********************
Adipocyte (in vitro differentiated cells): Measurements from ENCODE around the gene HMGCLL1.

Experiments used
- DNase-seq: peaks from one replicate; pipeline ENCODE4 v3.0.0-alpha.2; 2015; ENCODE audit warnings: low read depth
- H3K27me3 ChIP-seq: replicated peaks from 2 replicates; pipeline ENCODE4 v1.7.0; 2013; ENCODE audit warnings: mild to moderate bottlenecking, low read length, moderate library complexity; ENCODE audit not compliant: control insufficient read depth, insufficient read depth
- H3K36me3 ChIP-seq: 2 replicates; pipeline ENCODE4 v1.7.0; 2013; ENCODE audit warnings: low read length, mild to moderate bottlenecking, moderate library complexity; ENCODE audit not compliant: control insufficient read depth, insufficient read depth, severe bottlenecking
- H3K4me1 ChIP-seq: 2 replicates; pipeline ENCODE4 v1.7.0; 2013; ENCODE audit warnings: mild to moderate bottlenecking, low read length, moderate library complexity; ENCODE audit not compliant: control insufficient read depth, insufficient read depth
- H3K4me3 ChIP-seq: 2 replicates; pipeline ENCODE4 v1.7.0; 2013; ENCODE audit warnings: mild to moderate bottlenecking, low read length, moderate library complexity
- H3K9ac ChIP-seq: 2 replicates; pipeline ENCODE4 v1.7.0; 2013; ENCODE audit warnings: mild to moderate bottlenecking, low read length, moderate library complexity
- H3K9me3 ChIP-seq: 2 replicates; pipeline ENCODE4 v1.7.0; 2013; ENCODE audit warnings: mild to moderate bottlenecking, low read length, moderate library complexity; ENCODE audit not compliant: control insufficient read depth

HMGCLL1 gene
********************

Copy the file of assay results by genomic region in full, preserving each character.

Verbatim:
Adipocyte (in vitro differentiated cells): Measurements from ENCODE around the gene HMGCLL1.

Experiments used
- DNase-seq: peaks from one replicate; pipeline ENCODE4 v3.0.0-alpha.2; 2015; ENCODE audit warnings: low read depth
- H3K27me3 ChIP-seq: replicated peaks from 2 replicates; pipeline ENCODE4 v1.7.0; 2013; ENCODE audit warnings: mild to moderate bottlenecking, low read length, moderate library complexity; ENCODE audit not compliant: control insufficient read depth, insufficient read depth
- H3K36me3 ChIP-seq: 2 replicates; pipeline ENCODE4 v1.7.0; 2013; ENCODE audit warnings: low read length, mild to moderate bottlenecking, moderate library complexity; ENCODE audit not compliant: control insufficient read depth, insufficient read depth, severe bottlenecking
- H3K4me1 ChIP-seq: 2 replicates; pipeline ENCODE4 v1.7.0; 2013; ENCODE audit warnings: mild to moderate bottlenecking, low read length, moderate library complexity; ENCODE audit not compliant: control insufficient read depth, insufficient read depth
- H3K4me3 ChIP-seq: 2 replicates; pipeline ENCODE4 v1.7.0; 2013; ENCODE audit warnings: mild to moderate bottlenecking, low read length, moderate library complexity
- H3K9ac ChIP-seq: 2 replicates; pipeline ENCODE4 v1.7.0; 2013; ENCODE audit warnings: mild to moderate bottlenecking, low read length, moderate library complexity
- H3K9me3 ChIP-seq: 2 replicates; pipeline ENCODE4 v1.7.0; 2013; ENCODE audit warnings: mild to moderate bottlenecking, low read length, moderate library complexity; ENCODE audit not compliant: control insufficient read depth

HMGCLL1 gene